The gender tools in the Pathways Farmer Field School and Business (FFBS) approach, for example, help men and women reflect on harmony in the household, domestic workload sharing, and access to and control of resources. Intimacy and harmony in the relationship was one of 6 categories of change in Pathways’ use of Outcome Mapping: for each category, project participants then defined the changes they would expect, like and love to see, and the progress they were making towards these “progress markers”.
- Engaging men and boys as equal partners/family: Approaches such as Couples Training and Role Model Couples in Rwanda, promoting Male Champions in Pathways/WE-RISE, or Champions of Change with the Young Men Initiative in the Balkans, show wider community members that their peers are challenging the predominant social norms that promote GBV, in a positive way. The impact of such work with couples is well illustrated in a series of short videos from CARE’s challenging masculinities work in the Empowering Men to Engage and Redefine Gender Equality (EMERGE) project in Sri Lanka, from Batticaloa, Nuwara Eliya, & Polonnaruwa Districts.
- Establishing and supporting Safe Spaces for Women and Girls in Emergencies: Women Friendly Spaces set up in CARE’s response in Cox’s Bazar, Bangladesh, to the refugee crisis, provide a place for women and girls to feel both physically and emotionally safe, free of trauma, violence and abuse. They allow women to come together to speak confidentially about their experiences, needs and concerns, as well as to receive practical assistance and advice, including referral to specialist GBV response services. Over 4,000 women have used these safe spaces to date.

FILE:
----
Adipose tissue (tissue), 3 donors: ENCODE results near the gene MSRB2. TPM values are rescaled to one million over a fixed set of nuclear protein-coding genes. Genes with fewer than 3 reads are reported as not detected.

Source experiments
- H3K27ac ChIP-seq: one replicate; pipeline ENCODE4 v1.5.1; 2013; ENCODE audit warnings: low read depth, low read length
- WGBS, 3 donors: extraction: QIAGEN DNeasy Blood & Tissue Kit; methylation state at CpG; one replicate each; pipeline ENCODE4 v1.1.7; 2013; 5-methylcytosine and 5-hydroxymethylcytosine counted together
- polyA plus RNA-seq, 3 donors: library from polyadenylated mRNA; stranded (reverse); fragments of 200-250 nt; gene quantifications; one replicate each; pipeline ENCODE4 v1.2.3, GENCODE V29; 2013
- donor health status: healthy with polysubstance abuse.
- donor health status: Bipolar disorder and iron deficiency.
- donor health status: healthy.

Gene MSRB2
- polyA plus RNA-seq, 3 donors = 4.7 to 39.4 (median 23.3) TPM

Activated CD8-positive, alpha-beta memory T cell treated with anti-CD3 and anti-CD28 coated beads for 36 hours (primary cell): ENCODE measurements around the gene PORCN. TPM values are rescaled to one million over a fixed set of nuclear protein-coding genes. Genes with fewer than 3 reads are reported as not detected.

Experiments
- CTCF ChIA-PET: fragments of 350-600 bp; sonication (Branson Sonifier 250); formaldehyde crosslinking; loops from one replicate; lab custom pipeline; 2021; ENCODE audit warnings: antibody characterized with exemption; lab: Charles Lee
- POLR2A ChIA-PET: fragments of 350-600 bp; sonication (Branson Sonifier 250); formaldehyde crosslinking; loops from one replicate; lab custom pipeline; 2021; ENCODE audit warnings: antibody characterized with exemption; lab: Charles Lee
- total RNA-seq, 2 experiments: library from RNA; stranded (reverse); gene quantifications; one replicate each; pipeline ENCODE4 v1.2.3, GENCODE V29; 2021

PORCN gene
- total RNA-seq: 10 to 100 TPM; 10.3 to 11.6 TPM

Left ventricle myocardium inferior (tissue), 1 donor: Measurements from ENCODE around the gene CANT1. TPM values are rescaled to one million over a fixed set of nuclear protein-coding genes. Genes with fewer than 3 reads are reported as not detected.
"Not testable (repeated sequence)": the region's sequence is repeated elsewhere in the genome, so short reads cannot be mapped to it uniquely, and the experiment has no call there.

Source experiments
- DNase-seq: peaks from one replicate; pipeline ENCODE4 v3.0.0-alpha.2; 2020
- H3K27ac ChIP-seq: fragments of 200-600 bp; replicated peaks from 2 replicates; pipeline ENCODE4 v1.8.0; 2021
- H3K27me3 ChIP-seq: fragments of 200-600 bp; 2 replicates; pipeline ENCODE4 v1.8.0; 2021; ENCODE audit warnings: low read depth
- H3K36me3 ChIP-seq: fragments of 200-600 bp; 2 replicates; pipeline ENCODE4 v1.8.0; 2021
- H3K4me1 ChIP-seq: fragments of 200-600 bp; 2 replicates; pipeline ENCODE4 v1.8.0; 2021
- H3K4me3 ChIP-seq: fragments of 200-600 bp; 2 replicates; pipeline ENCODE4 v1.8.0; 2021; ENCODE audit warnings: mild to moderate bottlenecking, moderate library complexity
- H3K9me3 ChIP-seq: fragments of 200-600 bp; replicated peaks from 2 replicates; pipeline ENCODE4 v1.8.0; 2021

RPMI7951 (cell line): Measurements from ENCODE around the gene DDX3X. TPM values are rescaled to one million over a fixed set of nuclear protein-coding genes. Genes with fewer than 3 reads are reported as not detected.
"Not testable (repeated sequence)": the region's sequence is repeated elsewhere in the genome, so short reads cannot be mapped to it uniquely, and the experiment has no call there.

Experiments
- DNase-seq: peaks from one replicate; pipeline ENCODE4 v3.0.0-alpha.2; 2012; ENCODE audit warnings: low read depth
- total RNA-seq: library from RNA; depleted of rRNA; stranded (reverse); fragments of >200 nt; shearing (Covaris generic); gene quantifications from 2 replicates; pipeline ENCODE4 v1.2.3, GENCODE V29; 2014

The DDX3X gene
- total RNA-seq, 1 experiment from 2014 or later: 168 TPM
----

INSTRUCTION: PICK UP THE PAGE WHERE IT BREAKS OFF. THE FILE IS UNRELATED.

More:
Leadership and collective action:
- Increasing knowledge of GBV, laws and rights: Across all projects, women’s and men’s knowledge of GBV, and related rights and relevant laws were strengthened. As noted by a participant in the Urban Migrant Women programme in Myanmar: “Previously, before training, I had no legal knowledge and I was hit by my drunk husband. I did not know what to do, so I bore it….with knowledge, I now tell him that I will inform on him to CARE or women’s affairs….he has stopped hurting me”. Most projects also included a focus on building women’s leadership skills.
- Supporting civil society networks: Umugore Arumvwa in Rwanda coordinated a civil-society platform with 59 NGOs advocating for including issues of GBV into district and national planning processes. The network produced annual reports monitoring the fulfilment of Government’s international and regional commitments to tackle GBV, and the CSO network continued to function after the end of the project.
Social norms change: